A photo of the rear suspension setup of a 2018 Honda Clarity is breaking the greater car internet and here’s why.

It’s not often anyone gets a look at the rear suspension of any car so when this Redditor and technician took a peak underneath an uncommon new car, a 2018 Honda Clarity, he was shocked to see just how complicated, at first glance, the rear multi-link suspension looks like.

Check out a photo of the marvel of engineering that is the Honda Clarity rear suspension below.

This design looks rather complicated but in reality, it’s a lot easier to understand than you may think. A Redditor colored the relevant links and I’ve embedded that image below.

Furthermore, here’s a simplified look at the rear multi-link suspension from Honda’s press release.

First of all, multi-link suspenions have been around much longer than you think. Honda first introduced a 5 link multi-link suspension back in 1997, later incorporated in their other cars.

This is a quote from their press release 22-years ago.

“Honda’s innovative 5-link double wishbone suspension features for the first time in the world a Watt link arrangement. The five suspension arms are designed and laid out to provide optimum geometry under all driving situations, thus guaranteeing unprecedented handling and ride levels. A compact in-wheel layout was further adopted to increase cabin space and trunk volume.”

According to Car Throttle,

“Where a MacPherson strut setup only technically needs two controlling arms to keep it rigid, a multi-link needs a minimum of three lateral bars and one vertical(ish), or longitudinal. Each arm’s purpose is to limit and/or prevent the six degrees of an axle’s freedom; up and down, left and right and fore and aft. Sometimes some of the arms have ‘elbow’ joints along their length to achieve the necessary clearance around an axle while still achieving the proper angle of attack to fix to the hub.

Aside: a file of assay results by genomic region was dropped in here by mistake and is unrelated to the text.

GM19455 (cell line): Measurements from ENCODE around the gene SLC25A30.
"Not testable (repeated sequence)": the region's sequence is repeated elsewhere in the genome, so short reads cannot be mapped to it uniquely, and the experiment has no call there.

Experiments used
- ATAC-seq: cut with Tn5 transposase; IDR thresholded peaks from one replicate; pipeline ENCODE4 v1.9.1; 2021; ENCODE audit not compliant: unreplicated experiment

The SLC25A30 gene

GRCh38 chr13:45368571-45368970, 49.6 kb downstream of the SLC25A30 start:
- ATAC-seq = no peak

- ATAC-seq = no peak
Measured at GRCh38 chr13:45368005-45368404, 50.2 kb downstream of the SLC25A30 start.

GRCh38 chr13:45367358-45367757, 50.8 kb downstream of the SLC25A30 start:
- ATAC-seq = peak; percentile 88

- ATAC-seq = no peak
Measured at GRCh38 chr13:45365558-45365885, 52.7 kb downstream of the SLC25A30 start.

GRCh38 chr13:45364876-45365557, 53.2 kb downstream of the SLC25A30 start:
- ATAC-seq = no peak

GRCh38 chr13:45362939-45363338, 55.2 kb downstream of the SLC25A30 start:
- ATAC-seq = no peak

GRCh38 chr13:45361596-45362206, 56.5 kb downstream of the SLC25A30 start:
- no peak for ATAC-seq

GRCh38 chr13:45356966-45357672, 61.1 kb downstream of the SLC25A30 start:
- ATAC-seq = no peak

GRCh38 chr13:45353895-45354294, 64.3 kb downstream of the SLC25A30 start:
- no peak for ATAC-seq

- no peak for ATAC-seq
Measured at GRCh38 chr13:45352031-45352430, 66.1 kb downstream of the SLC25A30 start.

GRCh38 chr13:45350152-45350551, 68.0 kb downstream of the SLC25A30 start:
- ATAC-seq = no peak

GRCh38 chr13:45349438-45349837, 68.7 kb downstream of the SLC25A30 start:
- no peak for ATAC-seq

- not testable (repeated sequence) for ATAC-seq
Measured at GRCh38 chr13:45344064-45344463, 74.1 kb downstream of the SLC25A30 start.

So, if in reality, the Multi-link rear suspension looks rather uncomplicated when you begin to understand how all the links work, why did Reddit seemingly blow their collective minds over this Honda Clarity multi-link rear suspension set-up?

Packaging. Honda had to fit a large enough Hydrogen tank into the rear design of the Clarity, enough to give their Fuel Cell Vehicle decent range.

What they came up with was the smallest tank feasible, however large it is.

I can only assume Honda’s suspension engineers were then tasked with designing a multi-link rear suspension given such a small space. To give you an idea of just how much room they had, here are some schematics of the Clarity and tank.

There’s little space, indeed. Some bright minds managed to design a multi-link rear suspension in CAD in that tiny area between the tank and fender skirt that tucked neatly away yet managed to give all the ride comfort and handling they set out to deliver.

In Honda’s press release of the Clarity, Honda states

” Honda also adopted a rear suspension boasting high alignment rigidity, dual-pinion assist EPS creating an excellent steering feel, and a precision-control electric servo braking system. These elements combine to endow the Clarity Fuel Cell with direct handling and supple ride comparable to, or better than, a conventional premium sedan. “

” All of the arms of the rear multi-link suspension are forged aluminum instead of steel as on the previous model, to achieve a 40 percent weight reduction. The tie-rod, manufactured by the world’s first high-strength aluminum forging method , is 20 percent lighter than a conventional aluminum-forged type.

Through clever engineering and packaging, Honda is able to deliver a Clarity that has both the handling and ride comfort of a premium sedan.

Keep in mind that the Clarity Fuel Cell Vehicle was designed first before Honda rolled out their Clarity EV only and Clarity Plug-in Hybrid. So, while this rear suspension might look bespoke to just the Fuel Cell Vehicle, rest assured it’s the same design in the Clarity EV and Plug-in Hybrid.

A pity that the only press the Honda Clarity fuel cell vehicle seems to get these days is the poor hydrogen infrastructure their FCV lessees have to operate in.

Honda’s multi-link rear suspension, while complicated looking, is a marvel of engineering that is just now getting the attention it deserves.

My hats off to you, Honda engineers, for working with what you got.


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